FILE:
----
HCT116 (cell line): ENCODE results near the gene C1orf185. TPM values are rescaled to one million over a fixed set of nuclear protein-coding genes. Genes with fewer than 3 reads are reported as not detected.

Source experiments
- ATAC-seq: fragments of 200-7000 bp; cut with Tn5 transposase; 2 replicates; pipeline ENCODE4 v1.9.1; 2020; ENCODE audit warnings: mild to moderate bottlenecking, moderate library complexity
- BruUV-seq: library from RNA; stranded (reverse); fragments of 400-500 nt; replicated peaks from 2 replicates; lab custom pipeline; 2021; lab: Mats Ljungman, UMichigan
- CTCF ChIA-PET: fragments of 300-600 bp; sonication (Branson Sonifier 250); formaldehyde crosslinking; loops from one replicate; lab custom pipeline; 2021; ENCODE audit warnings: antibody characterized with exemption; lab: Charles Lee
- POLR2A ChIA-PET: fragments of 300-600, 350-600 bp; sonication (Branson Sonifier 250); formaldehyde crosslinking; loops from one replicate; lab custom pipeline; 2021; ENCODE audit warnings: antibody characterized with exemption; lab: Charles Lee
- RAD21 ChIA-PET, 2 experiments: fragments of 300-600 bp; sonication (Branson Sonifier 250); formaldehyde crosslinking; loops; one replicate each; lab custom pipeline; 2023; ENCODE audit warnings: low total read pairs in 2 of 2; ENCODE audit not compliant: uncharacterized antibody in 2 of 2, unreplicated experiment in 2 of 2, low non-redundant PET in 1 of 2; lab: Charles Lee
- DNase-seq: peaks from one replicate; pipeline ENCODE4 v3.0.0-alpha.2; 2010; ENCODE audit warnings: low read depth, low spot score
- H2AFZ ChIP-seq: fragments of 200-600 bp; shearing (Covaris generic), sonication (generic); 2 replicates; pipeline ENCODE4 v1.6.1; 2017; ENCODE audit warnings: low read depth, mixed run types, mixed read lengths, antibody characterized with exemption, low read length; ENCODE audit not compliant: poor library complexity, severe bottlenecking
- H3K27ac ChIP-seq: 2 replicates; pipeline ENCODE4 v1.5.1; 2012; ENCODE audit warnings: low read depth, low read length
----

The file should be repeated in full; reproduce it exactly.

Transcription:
HCT116 (cell line): ENCODE results near the gene C1orf185. TPM values are rescaled to one million over a fixed set of nuclear protein-coding genes. Genes with fewer than 3 reads are reported as not detected.

Source experiments
- ATAC-seq: fragments of 200-7000 bp; cut with Tn5 transposase; 2 replicates; pipeline ENCODE4 v1.9.1; 2020; ENCODE audit warnings: mild to moderate bottlenecking, moderate library complexity
- BruUV-seq: library from RNA; stranded (reverse); fragments of 400-500 nt; replicated peaks from 2 replicates; lab custom pipeline; 2021; lab: Mats Ljungman, UMichigan
- CTCF ChIA-PET: fragments of 300-600 bp; sonication (Branson Sonifier 250); formaldehyde crosslinking; loops from one replicate; lab custom pipeline; 2021; ENCODE audit warnings: antibody characterized with exemption; lab: Charles Lee
- POLR2A ChIA-PET: fragments of 300-600, 350-600 bp; sonication (Branson Sonifier 250); formaldehyde crosslinking; loops from one replicate; lab custom pipeline; 2021; ENCODE audit warnings: antibody characterized with exemption; lab: Charles Lee
- RAD21 ChIA-PET, 2 experiments: fragments of 300-600 bp; sonication (Branson Sonifier 250); formaldehyde crosslinking; loops; one replicate each; lab custom pipeline; 2023; ENCODE audit warnings: low total read pairs in 2 of 2; ENCODE audit not compliant: uncharacterized antibody in 2 of 2, unreplicated experiment in 2 of 2, low non-redundant PET in 1 of 2; lab: Charles Lee
- DNase-seq: peaks from one replicate; pipeline ENCODE4 v3.0.0-alpha.2; 2010; ENCODE audit warnings: low read depth, low spot score
- H2AFZ ChIP-seq: fragments of 200-600 bp; shearing (Covaris generic), sonication (generic); 2 replicates; pipeline ENCODE4 v1.6.1; 2017; ENCODE audit warnings: low read depth, mixed run types, mixed read lengths, antibody characterized with exemption, low read length; ENCODE audit not compliant: poor library complexity, severe bottlenecking
- H3K27ac ChIP-seq: 2 replicates; pipeline ENCODE4 v1.5.1; 2012; ENCODE audit warnings: low read depth, low read length